Mama by Terry McMillan

Mildred Peacock is the tough, funny, feisty heroine of Mama, a survivor who’ll do anything to keep her family together.

In Mildred’s world, men come and go as quickly as her paychecks, but her five children are her dream, her hope, and her future. Not since Alice Walker’s The Color Purple has a black woman’s story been portrayed with such rich power, honesty, and love.


My Review

My middle and high school library thought only a handful of Black authors existed: Toni Morrison, Alice Walker, Alex Haley, and Terry McMillan. McMillan was the most contemporary, read out of that group therefore preteen me was always knee-deep in novels about the middle-aged Black woman’s experience.

As a pre-pubescent reader, these age-inappropriate stories by McMillan were just soap opera-level entertainment. As an adult, I realized that McMillan was covering things that are GROWN WOMEN’S problems. 

Mama was HEAVY the first time I read it. It was even heavier the second time around as I read it from the perspective of a thirty-year-old, Black mother of two. The characters struggle through everything from sexual assault, poverty, infidelity, and domestic violence in the first 150 pages. 

In Mama, McMillan captures a life not just a moment. The reader follows the main character’s evolution from a struggling young wife to an abandoned mother, a rudderless middle-aged woman, and finally as the matriarch of grown kids she still desperately wants to nudge in the right direction.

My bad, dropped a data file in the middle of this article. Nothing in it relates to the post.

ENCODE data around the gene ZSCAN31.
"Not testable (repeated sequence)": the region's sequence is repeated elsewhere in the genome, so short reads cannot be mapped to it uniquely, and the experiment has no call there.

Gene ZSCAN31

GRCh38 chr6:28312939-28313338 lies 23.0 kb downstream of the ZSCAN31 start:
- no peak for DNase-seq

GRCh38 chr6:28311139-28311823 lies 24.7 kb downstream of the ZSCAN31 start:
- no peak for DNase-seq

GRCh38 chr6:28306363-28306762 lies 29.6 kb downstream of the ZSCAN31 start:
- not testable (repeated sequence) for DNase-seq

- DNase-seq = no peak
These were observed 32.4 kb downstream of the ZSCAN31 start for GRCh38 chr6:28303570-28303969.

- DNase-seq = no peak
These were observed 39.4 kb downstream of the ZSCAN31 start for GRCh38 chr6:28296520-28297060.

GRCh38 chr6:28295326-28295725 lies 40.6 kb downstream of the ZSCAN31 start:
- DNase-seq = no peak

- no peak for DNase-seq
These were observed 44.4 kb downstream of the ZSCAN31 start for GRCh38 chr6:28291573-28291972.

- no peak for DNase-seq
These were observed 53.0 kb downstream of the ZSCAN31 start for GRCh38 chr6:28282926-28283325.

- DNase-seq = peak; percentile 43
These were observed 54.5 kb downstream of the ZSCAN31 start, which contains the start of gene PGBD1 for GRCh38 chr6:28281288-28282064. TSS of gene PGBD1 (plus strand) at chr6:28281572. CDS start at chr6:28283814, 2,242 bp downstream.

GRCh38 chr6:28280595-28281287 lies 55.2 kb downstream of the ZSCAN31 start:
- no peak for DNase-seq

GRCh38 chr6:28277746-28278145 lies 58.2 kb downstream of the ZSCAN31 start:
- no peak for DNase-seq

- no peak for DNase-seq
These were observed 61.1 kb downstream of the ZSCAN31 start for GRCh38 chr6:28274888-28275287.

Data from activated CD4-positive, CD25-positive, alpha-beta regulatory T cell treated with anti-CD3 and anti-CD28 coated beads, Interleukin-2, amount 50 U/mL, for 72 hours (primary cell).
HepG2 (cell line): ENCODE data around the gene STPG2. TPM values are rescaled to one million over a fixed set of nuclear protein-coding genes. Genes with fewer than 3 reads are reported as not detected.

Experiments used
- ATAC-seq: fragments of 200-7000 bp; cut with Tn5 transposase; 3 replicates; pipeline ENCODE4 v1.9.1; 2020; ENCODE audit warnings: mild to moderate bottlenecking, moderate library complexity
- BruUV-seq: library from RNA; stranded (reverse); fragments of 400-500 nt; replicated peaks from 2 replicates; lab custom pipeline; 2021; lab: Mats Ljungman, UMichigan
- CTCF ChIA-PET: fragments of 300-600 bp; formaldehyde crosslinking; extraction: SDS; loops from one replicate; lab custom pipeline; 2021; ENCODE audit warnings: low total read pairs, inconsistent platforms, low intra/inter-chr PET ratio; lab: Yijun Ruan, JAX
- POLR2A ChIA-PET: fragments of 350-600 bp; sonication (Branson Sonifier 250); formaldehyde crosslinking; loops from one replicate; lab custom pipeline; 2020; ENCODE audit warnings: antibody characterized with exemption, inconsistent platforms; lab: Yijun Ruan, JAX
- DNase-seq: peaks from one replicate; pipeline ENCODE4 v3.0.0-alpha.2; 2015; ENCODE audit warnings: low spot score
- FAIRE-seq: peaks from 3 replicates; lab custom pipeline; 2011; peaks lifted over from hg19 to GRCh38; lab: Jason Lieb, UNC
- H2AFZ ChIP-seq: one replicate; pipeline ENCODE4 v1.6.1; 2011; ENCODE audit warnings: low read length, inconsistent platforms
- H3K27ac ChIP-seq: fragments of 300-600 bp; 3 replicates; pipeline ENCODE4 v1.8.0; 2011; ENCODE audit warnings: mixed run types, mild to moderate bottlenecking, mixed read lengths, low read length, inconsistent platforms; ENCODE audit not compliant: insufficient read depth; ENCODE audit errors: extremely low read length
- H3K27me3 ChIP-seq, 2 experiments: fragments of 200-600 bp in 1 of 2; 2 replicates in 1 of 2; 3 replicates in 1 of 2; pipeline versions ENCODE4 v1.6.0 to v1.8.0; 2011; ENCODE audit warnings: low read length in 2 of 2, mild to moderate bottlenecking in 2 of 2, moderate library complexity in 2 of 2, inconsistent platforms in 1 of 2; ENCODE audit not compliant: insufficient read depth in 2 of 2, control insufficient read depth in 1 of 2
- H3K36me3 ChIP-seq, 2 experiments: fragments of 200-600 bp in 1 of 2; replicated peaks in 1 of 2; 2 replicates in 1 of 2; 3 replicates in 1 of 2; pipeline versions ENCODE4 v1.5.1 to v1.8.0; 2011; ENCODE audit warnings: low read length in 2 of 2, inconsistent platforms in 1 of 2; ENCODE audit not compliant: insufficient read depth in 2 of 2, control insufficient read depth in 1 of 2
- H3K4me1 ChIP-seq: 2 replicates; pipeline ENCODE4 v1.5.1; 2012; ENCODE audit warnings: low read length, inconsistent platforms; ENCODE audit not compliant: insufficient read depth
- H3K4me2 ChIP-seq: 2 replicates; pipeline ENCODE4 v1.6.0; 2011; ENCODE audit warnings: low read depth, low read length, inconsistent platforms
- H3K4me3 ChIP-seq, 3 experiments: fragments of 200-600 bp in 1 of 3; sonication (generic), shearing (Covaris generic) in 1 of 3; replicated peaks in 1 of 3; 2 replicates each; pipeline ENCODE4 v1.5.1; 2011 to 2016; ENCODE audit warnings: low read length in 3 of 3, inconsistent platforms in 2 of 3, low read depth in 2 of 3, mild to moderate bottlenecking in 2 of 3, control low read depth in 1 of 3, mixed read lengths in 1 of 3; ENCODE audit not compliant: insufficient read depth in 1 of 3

It is difficult to slip through the phases of life but McMillan does it, all while keeping the characters human. They’re frustrating, endearing, and real. 

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When Mildred hooks up with a man 10 years her junior, you know it’s a terrible idea but you can’t help but root for her. Then when she packs up and moves to a completely different state, it’s no surprise that her troubles follow but you believe she just might catch a break.

The characters read like real people, imperfect but trying just enough so that you hold your breath and hope for the best. After years of hard living and scrabbling to keep up Mildred has, what many would consider, a much-deserved and unsurprising mental breakdown.

I appreciate McMillan’s attempt to get away from the “Black women are indestructible” trope. Nobody can or should have to do it all, Black women, especially. Rather than double down on the idea of Black women being unbreakable, McMillan highlights a woman’s resilience. 

It is impossible not to think of Waiting to Exhale or How Stella Got Her Groove Back when discussing Terry McMillan. And for good reason. Those poignant stories have proven to be not only amazing novels but damn good movies. (I say that as someone who side-eyes all movie adaptations) Mama is different.

McMillan crafts a story that doesn’t feel like trauma porn but does NOT shy away from the hardships of poverty and womanhood.

She reminds us that parents are people first. It also highlights that even with all of their flaws, so many mothers do their very best to build everyone else up while still constructing their own sense of self.   

Sistah Girls, if you’ve read Mama, let me know what you thought of the book in the comments.



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